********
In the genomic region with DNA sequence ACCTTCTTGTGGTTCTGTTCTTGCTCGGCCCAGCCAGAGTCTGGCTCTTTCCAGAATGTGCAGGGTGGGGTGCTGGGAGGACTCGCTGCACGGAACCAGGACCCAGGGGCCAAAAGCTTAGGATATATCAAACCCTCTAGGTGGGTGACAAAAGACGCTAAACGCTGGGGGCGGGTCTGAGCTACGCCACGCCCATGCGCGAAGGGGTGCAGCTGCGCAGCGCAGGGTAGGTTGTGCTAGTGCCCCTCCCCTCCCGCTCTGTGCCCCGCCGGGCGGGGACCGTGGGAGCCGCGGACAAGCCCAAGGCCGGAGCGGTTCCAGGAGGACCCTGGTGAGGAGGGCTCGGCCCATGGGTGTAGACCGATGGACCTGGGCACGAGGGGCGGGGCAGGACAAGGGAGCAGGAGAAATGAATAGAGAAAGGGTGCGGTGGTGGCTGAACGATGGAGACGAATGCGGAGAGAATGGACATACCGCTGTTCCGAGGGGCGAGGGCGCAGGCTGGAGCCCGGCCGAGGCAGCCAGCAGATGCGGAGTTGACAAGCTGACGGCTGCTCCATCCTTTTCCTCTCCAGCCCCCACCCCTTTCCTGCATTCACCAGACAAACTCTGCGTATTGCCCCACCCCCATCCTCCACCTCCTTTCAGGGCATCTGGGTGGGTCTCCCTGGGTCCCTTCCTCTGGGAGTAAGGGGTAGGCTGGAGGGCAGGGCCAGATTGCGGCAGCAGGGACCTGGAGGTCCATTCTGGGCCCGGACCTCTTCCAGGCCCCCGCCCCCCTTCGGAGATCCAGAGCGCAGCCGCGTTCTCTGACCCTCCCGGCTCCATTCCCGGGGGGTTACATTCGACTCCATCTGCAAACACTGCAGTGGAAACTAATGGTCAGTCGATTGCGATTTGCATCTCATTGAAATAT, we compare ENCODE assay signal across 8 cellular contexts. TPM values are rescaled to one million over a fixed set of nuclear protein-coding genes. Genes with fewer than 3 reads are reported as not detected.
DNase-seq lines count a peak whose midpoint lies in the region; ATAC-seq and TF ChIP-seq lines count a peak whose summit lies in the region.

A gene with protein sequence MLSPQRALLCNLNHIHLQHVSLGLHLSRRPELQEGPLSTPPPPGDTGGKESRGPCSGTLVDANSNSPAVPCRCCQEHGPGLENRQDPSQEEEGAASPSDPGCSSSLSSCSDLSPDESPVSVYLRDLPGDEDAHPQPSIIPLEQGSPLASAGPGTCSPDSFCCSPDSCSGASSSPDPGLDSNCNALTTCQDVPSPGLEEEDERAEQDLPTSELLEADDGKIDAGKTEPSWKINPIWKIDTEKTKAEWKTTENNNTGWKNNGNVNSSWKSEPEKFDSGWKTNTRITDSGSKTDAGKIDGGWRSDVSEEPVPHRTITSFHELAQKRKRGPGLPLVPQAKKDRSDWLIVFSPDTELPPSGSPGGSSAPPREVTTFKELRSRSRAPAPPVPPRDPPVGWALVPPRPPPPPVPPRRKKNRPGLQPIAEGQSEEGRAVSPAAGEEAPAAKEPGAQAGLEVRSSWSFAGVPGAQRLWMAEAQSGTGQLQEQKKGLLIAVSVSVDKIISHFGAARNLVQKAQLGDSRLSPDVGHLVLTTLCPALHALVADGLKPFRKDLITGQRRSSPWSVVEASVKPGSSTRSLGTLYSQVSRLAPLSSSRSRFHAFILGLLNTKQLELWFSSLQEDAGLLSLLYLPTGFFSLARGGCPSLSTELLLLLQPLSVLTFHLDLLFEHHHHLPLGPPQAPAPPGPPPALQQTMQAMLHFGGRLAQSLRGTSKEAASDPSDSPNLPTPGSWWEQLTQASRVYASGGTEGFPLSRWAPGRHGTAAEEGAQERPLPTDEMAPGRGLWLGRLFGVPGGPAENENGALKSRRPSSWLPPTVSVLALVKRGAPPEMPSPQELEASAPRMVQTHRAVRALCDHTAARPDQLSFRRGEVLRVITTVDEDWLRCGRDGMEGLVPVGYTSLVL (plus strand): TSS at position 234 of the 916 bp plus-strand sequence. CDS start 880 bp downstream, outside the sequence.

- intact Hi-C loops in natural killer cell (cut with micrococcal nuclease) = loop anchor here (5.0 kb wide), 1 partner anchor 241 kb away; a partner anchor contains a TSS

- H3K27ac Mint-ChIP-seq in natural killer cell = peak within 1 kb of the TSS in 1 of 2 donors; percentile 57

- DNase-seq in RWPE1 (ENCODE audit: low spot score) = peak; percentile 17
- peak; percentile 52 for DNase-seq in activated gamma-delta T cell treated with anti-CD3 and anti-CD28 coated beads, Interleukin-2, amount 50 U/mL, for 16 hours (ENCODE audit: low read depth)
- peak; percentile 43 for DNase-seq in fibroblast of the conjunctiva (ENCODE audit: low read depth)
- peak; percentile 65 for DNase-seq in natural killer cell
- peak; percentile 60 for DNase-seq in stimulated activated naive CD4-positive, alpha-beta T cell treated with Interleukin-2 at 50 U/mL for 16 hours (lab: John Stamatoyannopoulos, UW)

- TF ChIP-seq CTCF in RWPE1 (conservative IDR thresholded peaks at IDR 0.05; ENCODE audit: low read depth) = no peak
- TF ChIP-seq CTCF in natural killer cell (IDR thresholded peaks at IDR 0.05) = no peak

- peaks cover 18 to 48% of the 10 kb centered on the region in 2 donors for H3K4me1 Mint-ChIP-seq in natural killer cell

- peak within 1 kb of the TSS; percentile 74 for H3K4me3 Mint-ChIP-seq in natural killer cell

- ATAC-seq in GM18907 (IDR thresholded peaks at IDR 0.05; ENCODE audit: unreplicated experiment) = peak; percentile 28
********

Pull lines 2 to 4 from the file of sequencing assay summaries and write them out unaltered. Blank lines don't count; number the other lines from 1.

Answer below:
DNase-seq lines count a peak whose midpoint lies in the region; ATAC-seq and TF ChIP-seq lines count a peak whose summit lies in the region.

A gene with protein sequence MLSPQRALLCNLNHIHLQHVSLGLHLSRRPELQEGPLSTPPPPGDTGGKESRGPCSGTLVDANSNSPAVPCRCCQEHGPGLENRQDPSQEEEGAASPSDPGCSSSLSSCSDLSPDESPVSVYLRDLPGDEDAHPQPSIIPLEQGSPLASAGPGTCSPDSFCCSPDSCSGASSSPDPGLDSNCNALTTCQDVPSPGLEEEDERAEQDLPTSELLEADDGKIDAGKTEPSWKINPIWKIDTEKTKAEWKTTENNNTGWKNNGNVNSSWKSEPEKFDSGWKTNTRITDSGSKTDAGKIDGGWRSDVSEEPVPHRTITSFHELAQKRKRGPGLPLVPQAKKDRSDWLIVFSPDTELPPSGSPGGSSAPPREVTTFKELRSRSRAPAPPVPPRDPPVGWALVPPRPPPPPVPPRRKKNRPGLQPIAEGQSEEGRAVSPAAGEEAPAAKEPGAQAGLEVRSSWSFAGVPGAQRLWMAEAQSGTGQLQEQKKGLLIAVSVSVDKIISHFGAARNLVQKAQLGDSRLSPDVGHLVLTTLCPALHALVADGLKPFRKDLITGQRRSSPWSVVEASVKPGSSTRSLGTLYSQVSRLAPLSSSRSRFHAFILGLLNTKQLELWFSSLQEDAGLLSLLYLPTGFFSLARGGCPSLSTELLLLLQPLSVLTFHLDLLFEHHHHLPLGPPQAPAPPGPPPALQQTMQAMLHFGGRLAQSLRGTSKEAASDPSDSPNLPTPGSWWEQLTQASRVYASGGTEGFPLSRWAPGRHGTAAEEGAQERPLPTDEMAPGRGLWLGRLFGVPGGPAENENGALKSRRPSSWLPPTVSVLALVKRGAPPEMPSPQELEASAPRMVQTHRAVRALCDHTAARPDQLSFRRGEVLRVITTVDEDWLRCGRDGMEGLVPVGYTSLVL (plus strand): TSS at position 234 of the 916 bp plus-strand sequence. CDS start 880 bp downstream, outside the sequence.

- intact Hi-C loops in natural killer cell (cut with micrococcal nuclease) = loop anchor here (5.0 kb wide), 1 partner anchor 241 kb away; a partner anchor contains a TSS